Chris, my deceased ex-husband, comes to me in dreams. Always in dreams – daily, weekly, monthly. Sometimes he holds a baby boy with dark brown locks that fall thick from his head in curls. He brings with him my daughters, young. We marvel at this boy, singing and laughing and celebrating. He is my son. He is my children’s brother. I strain to take a longer look, but before I can he is gone. The dream is over and I wake and wonder.
I told my now-grown children about these dreams.
“I didn’t know you were pregnant a third time,” my oldest said, almost a question.
“I had forgotten,” I answered.
In truth I did. That is until the dreams came vivid, full of joy and mystery.
It was the eyes that got to me. Sunken. Ashened yellow. Fixed on the ceiling, but not really the ceiling. They were the eyes of a woman approaching death. She feared it.
The woman’s face was soft like snow after a winter storm, ripples of snow across her face. Gentle slopes smoothed by wind. It was framed by long, sparse wisps of uncombed gray. Her mouth, thin lines of faded red, lacked moisture.
Her eyes again. Glazed. Pupils big and black, death black, floating in a yellow bloodshot sea. She was searching for something. Not here.
There. Death was now coming into focus. She was trapped between two worlds and I wondered what she saw.
She jerked. Grinding sounds came from her throat, the air now like poison to her lungs. Her stomach heaved from the stretcher; her eyes rolled. She lifted her bony, naked arm to grasp the sterile white sleeve beside her, but her failing body was too weak to hold on. Her arm slid from the sleeve, floating recklessly, landing off the stretcher. It dangled, rocking back and forth like a limp pendulum swinging irregularly from an unexpected jolt.
They raced into a nearby room, doctors scrambled on both sides of her. Their frantic, muffled voices and the equipment’s shrieks tore through the walls. I said a prayer for her, but the storm was over. She was gone.
The waiting room, which had quieted since she was wheeled through the big double doors, remained without sound. Even the children sat still.
“Debbie,” a nurse said. I followed her into a clean, white (always white) room and watched as snow, misguided by the wind, hit the warm window, turning from a light flake into a heavy drop of water. It was another Alaska November, still early enough into winter I welcomed the snow, wanted it.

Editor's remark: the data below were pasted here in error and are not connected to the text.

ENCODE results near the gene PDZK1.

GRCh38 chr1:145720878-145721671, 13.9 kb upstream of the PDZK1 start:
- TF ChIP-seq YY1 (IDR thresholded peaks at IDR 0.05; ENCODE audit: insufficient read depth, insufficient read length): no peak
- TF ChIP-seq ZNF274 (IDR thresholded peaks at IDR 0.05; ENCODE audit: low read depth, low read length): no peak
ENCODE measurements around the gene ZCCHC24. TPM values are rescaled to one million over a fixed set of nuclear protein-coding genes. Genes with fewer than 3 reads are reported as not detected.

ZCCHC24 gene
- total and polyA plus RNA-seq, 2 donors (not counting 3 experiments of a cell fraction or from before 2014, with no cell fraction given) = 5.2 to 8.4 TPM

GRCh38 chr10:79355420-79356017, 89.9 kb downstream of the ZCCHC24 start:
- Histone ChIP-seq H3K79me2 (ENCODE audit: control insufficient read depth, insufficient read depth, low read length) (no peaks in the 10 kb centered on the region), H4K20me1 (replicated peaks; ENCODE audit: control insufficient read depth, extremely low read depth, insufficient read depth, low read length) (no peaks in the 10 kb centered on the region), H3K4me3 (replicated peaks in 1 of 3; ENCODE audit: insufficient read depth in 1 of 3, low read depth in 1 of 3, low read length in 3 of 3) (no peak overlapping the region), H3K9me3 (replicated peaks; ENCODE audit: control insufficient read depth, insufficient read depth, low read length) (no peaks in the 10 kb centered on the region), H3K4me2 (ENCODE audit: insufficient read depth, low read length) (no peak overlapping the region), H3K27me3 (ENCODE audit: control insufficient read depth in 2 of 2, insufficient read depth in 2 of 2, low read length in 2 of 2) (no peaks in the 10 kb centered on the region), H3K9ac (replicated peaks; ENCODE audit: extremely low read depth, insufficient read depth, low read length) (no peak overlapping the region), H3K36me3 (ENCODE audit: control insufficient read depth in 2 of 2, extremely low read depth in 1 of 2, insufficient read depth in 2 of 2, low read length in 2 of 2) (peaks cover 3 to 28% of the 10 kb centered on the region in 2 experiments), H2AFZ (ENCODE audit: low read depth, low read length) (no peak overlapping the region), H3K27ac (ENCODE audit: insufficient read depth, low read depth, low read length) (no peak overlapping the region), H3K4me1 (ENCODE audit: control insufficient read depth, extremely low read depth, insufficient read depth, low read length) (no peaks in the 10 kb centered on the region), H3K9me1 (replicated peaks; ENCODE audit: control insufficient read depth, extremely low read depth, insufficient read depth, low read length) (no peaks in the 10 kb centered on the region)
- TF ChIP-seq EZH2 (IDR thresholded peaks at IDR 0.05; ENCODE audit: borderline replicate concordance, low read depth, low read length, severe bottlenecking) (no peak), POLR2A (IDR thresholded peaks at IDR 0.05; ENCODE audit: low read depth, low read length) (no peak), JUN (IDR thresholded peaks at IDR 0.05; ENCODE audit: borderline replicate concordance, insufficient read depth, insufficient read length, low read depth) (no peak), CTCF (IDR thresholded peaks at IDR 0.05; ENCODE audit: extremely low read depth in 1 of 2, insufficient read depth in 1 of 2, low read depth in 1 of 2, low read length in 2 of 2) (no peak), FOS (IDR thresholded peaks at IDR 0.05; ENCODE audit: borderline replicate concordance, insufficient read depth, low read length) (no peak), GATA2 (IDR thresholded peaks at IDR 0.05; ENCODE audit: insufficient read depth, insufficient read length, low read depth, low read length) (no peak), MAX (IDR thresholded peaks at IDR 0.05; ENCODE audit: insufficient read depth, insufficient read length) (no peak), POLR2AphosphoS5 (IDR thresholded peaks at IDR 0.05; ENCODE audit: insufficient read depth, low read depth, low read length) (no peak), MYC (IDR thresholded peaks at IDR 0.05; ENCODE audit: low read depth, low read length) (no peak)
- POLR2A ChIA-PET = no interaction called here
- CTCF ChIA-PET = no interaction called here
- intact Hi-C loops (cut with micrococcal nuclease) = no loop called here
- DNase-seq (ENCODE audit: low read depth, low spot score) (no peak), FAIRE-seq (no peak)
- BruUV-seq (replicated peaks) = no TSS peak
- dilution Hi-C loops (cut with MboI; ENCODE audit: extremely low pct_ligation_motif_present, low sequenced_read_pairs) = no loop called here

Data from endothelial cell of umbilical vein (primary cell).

“Have a seat,” she said. “The doctor will be with you shortly.”
He wasn’t, but I was glad as I needed time to think. It was the first time I ever witnessed death. I was told it would be peaceful. White lights. Tunnels. But for her it wasn’t. Her eyes screamed at what she saw, but she couldn’t run, escape it. I didn’t understand – one moment she was there, frightened, alive, feeling, breathing, thinking. The next minute an empty shell. I cried.
I wondered where her family was and thought of my grandma who died in a nursing home, also with no family beside her. My grandma’s mind went first, and I assumed death was a friend to her. For months before she died she saw gypsies hiding watches in the curtain by her bed. She saw my mother when she looked at me. She didn’t always recognize her son. We went to her funeral, my Mom, Dad and I, but were the only ones there because we were the only ones who could make the trip from Arizona to Salt Lake City where she would be buried next to my grandpa. The grandpa I never knew, who died before my birth, my father still a child.
The three of us stood in an empty graveyard watching her coffin being lowered into the ground, falling leaves circling in slow motion around it. I was sorry no one lived nearby to check her grave, bring flowers.
I now realized that I felt sorrier for her after death than at death. I wondered how horrible it had been, to die alone. I wished someone had been there for her, to hold her hand, love her. I wished I’d sat by her bed, stroked her fevered head, whispered some kind of assurance. But instead she faced death, whatever that means, alone.